According to research from TD Bank, moving impacts banking behavior, particularly for those who are 55 years of age or older. The survey found that 32% of those 55 and older opened a new primary checking account after moving, compared with 24% of Millennials (ages 18-34). The average was 29% across all age groups.
Those who opened a primary checking account after moving chose their new bank for the following reasons:
- The bank had branches close to home (57%)
- They wanted to avoid fees / charges (27%)
- The ATMs were close to home (25%)
Those who did not change primary banks after moving had the following challenges with existing checking accounts:
- Access to bank branches (13%)
- Access to bank ATMs (10%)
- Depositing checks (8%)
Millennials Are Moving Right Along
As for banking behaviors, Millennials are less likely to open a new primary account after moving than any other generation. However, of those Millennials who did change their primary bank accounts after moving, 22% reported choosing their bank based on branches that are close to work (versus 11% for those 55 and older). Conversely, 64% of those 55 and older chose a new bank because branches were close to home (versus 48% for Millennials).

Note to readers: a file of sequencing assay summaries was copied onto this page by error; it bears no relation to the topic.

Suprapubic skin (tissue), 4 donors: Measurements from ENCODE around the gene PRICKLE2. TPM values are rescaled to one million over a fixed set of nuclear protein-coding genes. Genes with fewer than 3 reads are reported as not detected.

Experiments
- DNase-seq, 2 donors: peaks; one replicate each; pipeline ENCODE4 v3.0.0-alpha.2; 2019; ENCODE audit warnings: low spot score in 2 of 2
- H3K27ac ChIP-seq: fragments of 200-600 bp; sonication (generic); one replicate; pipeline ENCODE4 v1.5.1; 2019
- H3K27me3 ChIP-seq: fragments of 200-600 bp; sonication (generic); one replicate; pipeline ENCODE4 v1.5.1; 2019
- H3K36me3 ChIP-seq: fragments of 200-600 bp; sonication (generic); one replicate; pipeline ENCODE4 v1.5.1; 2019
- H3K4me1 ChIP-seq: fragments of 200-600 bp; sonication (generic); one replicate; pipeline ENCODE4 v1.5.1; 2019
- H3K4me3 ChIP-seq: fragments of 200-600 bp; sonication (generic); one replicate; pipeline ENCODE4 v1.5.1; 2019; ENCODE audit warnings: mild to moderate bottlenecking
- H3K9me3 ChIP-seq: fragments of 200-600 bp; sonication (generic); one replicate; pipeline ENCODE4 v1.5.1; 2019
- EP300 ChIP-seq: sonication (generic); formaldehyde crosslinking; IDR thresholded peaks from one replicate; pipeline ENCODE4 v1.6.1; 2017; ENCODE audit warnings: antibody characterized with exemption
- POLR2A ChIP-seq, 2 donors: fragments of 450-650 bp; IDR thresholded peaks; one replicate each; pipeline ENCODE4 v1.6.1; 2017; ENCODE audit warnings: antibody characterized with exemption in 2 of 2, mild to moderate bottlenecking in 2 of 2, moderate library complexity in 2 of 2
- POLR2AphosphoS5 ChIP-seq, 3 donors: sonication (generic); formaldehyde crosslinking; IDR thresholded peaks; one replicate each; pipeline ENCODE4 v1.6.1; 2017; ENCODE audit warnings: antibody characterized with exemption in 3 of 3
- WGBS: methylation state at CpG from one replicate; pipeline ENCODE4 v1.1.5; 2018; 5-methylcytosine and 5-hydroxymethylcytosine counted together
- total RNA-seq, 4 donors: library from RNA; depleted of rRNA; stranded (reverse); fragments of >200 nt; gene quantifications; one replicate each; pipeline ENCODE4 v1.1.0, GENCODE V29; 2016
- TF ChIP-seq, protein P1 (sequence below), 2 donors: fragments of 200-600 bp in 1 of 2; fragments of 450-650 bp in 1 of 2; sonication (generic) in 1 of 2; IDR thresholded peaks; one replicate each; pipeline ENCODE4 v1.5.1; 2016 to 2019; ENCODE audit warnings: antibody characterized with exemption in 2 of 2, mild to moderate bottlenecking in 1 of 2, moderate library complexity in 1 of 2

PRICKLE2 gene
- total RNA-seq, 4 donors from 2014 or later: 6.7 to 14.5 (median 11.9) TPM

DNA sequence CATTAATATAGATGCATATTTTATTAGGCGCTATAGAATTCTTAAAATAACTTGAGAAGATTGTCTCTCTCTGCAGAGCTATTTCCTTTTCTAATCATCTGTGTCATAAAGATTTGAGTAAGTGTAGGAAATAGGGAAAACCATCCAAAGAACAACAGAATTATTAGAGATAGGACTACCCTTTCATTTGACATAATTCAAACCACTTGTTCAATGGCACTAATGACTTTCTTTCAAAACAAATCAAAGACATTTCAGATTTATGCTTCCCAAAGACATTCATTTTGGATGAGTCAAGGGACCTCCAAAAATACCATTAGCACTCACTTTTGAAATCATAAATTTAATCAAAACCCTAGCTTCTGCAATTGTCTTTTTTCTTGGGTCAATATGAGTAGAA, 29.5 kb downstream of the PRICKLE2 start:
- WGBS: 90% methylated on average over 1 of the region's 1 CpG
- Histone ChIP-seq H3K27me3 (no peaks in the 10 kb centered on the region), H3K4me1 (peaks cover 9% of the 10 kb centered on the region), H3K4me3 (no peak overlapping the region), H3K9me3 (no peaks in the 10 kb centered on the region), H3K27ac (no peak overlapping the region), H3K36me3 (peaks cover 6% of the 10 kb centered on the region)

The TD Bank survey revealed that Millennials have moved more recently compared to their older counterparts. More than 50% of Millennials have moved within the past two years, compared with 23% of Generation X (ages 35-54) and 15% of those 55 and older. Millennials also put a higher emphasis on finding new local amenities like grocery and drug stores when preparing to move than Gen X and those 55 and older.
Why Americans Move
The survey also revealed Americans’ main reasons for moving, which include the need for a bigger house (23%), moving to a different neighborhood (20%) and personal employment/job (12%). However, of those who moved in the past 12 months, 28% said they moved for a shorter commute or to be closer to amenities such as grocery stores and drugstores (compared with 12% of those who moved more than 10 years ago).
The study, which is an extension of the TD Bank Checking Experience Index, surveyed more than 1,100 Americans to analyze their banking behaviors after they moved.